description: 2005 bay tobiano gaited mare
type of rescue: Animal Control Surrender
intake date: 4/15/2018
adoption date: 3/29/2019
length of time with SAFE: 11 months
ADOPTED!! by Alyssa J of Carlton WA
Tabitha and her herd mate Asha were seized from their owner by animal control officers, who were called to the property by a report of a horse that was down and stuck in mud. When they arrived, they discovered that the horse had been severely starved. They were unable to save that horse, but seized two other mares that were living on the property.
Tabitha had 30 days professional training in late 2018 and was very gentle and easy to handle. She was then ridden extensively at SAFE and received an excellent Horsemanship foundation that helped her develop balance and peace as a riding horse.
She is a sensitive and forward mare with an incredible amount of try and heart, so we were delighted to match her up with Alyssa, who adopted Tabitha–now known as Willa–in March 2019. They hit the trails just in time for a beautiful spring!
We recently received an update from Tabitha’s (now known as Willa) adopter, who tells us that Willa is doing great! She recently lost her old companion, and in the interim while her adopter looks for a new friend for her, has been handling being an only horse very well — it perhaps doesn’t hurt that she has been receiving a lot of attention and care from the neighbors, not to mention treats!
We also asked her adopter a handful of questions about Willa, and here’s what she had to say!
What is your horse’s favorite treat?
What is your horse’s most winning characteristic?
What does your horse like best about YOU?
I let her be her brave, curious, big-feeling self!
We are so pleased to announce the successful adoption of sweet Tabitha, now called Willa by her new family. This mare is in her element, loving long rides on the trails with her owner Alyssa and companionship of her retired 25-year-old draft mare, Ray. She has been busy on many adventures and Alyssa says she is impressed by how calm she was for the transition home. They are having a blast together and Willa has really muscled up and is sporting a very shiny summer coat.
There are many reasons why this adoption has been successful but one of the main reasons is how dedicated Alyssa was to taking the time to get to know her before she took her home. As Alyssa said she “was super grateful to have a ‘toolbox” of exercises to be able to keep her focused on me.” The ease of transition is a direct result of her ability to support Willa in the move which gave her a tremendous amount of comfort in her new surroundings.
SAFE prides our program on matching the right horse and rider. This adoption hits that out of the park! Happy trails to you both and we look forward to hearing about your wonderful journey together!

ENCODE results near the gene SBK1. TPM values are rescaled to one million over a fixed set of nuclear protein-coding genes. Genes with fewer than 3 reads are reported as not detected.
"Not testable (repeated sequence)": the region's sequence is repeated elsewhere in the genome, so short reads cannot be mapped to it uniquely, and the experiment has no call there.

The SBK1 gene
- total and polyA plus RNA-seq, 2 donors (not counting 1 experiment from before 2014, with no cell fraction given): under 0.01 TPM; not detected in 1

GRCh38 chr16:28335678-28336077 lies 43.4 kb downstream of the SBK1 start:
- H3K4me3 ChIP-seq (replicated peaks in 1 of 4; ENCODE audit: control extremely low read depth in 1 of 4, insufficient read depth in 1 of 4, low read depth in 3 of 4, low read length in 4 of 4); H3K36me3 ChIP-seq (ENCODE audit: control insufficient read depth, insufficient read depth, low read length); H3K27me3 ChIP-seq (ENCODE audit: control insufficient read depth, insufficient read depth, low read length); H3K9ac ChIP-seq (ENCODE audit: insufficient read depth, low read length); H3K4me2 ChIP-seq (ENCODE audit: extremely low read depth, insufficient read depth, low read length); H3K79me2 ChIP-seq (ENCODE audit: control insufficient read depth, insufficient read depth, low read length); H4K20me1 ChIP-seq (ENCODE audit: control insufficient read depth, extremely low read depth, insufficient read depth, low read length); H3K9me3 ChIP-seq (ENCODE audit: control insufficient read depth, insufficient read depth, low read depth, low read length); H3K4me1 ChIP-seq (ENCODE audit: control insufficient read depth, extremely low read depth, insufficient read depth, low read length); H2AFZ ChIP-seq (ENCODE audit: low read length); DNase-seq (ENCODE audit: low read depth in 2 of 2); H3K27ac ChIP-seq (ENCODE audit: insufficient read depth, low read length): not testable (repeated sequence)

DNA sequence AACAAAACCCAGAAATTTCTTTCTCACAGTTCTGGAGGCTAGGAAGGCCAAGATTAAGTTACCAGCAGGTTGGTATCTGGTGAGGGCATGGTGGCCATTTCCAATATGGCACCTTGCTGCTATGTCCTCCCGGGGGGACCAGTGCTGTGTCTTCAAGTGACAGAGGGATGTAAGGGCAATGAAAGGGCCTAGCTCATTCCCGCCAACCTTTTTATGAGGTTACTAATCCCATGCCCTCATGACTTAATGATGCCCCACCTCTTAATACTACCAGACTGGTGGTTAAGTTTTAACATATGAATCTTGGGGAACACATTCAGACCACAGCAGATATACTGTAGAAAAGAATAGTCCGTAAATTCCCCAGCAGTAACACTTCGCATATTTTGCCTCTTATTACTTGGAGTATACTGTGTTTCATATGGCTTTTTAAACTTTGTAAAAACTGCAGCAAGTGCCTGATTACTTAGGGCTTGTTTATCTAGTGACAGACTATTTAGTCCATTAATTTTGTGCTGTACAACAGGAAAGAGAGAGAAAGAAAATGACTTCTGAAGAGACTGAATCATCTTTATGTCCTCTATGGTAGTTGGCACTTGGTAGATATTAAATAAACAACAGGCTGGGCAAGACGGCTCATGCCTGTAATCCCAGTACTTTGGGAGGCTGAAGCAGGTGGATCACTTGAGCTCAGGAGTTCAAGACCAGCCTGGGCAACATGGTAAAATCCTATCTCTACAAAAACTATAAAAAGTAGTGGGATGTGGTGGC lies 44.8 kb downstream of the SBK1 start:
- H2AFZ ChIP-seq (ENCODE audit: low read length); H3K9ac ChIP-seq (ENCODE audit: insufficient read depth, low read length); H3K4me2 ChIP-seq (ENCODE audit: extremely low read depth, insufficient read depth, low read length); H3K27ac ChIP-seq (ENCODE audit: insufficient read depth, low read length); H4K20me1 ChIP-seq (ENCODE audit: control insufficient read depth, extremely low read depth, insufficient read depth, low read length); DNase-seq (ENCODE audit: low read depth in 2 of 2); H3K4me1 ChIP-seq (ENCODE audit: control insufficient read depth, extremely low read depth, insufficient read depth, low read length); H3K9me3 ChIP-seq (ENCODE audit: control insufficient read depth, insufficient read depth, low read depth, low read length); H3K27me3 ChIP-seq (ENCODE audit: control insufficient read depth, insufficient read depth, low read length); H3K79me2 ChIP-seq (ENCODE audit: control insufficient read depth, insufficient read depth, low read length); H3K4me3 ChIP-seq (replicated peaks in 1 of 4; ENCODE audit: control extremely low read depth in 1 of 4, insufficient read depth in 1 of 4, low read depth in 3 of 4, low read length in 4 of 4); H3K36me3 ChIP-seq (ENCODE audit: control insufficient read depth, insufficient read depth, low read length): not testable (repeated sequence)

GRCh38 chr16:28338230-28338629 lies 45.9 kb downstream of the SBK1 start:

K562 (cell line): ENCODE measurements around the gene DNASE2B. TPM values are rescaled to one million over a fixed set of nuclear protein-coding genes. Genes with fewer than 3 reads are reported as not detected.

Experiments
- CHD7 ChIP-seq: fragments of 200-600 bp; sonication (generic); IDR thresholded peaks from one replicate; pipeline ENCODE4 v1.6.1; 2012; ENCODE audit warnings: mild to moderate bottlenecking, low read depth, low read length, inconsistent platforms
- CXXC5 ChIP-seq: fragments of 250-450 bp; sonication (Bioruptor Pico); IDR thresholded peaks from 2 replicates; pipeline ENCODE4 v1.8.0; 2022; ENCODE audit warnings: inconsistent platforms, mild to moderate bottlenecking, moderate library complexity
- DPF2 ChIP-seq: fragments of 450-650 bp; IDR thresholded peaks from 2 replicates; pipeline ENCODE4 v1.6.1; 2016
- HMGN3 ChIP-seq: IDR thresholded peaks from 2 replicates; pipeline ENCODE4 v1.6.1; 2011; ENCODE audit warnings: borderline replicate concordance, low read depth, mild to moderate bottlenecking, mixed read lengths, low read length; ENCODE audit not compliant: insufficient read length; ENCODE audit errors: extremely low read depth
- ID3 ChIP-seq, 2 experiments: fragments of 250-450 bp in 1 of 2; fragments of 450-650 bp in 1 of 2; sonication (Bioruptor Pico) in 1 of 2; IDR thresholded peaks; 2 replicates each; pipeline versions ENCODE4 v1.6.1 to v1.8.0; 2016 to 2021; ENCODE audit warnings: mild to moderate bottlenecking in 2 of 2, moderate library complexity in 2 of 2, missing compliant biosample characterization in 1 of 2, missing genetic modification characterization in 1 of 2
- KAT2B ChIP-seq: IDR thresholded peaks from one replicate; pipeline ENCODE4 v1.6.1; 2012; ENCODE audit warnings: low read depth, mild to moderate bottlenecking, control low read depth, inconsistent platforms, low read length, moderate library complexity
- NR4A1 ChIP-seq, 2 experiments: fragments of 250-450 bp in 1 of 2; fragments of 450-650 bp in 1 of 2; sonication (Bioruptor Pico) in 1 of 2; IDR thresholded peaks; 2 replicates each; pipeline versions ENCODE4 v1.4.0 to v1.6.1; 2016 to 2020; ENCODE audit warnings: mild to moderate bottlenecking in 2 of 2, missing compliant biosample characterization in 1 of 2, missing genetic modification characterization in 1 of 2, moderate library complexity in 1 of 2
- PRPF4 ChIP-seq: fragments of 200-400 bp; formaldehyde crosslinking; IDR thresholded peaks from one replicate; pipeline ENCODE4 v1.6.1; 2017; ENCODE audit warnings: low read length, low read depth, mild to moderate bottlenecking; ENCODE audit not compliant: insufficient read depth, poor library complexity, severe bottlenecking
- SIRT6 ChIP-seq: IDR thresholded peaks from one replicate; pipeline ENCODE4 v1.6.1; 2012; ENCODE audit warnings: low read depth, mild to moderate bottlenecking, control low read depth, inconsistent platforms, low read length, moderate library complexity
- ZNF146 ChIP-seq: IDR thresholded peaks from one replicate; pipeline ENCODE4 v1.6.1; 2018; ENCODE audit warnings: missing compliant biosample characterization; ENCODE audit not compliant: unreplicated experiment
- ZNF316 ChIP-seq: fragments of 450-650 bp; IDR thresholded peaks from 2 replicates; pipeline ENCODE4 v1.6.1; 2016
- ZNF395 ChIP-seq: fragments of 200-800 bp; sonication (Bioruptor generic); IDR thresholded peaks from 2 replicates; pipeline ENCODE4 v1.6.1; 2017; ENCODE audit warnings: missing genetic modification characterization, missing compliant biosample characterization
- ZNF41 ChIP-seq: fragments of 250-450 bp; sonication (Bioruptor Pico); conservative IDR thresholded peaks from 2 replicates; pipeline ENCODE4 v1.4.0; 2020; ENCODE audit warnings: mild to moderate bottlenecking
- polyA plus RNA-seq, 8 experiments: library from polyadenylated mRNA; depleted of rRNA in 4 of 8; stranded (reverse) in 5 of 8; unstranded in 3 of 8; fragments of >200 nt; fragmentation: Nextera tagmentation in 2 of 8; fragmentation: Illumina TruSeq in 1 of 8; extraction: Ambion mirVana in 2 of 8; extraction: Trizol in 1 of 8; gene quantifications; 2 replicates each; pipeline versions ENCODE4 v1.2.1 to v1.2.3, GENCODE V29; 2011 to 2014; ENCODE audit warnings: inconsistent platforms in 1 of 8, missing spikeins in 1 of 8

Tabitha came to SAFE in April of 2018 from a situation of extreme neglect. She currently in excellent health and SAFE has gotten her up to date on all vaccines, dental and farrier work. She has been a very easy to handle for our volunteers, vets, and farriers. Tabitha loads and trailers very well, she has no vices, and has gentle ground manners.
SAFE was unsure about her training background so we began with the basics in our horsemanship program. Tabby is a very forward mare with a lot of life. We have taken things slowly to gain her confidence, trust, and build her physical strength to become a riding horse. Tabitha is sound but does best with front shoes or boots while working. We have ridden her in the arena, around the property, and out on a short trail ride with buddies. She did very well and over time will relax as a trail horse. Until she has more miles out on trails, she could use the support of a steady buddy.
We have been working on helping Tabitha find balance while carrying a rider. We have seen a good amount of changes in her relaxation since getting started and she continues to improve with consistent work. She is best suited for an advanced beginner or intermediate level rider. She is a sensitive horse and it takes very little to get her moving. If she is adopted to a more novice rider, it would be helpful to have access to a trainer to help continue her education. Every ride on this mare gets better and better and she is a joy to work with.
Tabitha is dominant in a herd setting and does well turned out with submissive mares. She takes a little time getting used to new friends but once they are bonded, she enjoys their companionship. We are accepting applications now. Please fill out our online application. Tabitha is a kind and loving mare. She is ready to find her perfect match and a family of her own.
Terry took Tabitha in the riding sessions of the Joel Conner clinic. Here’s her report:
I really like this mare!! Every ride is better than the last and she is changing so quickly. Her ground manners are impeccable and she is safe enough for anyone to handle. She no issues standing tied, picking hooves, grooming, saddling, standing for the farrier, or getting vaccines. There really isn’t a bad thing I can say about her.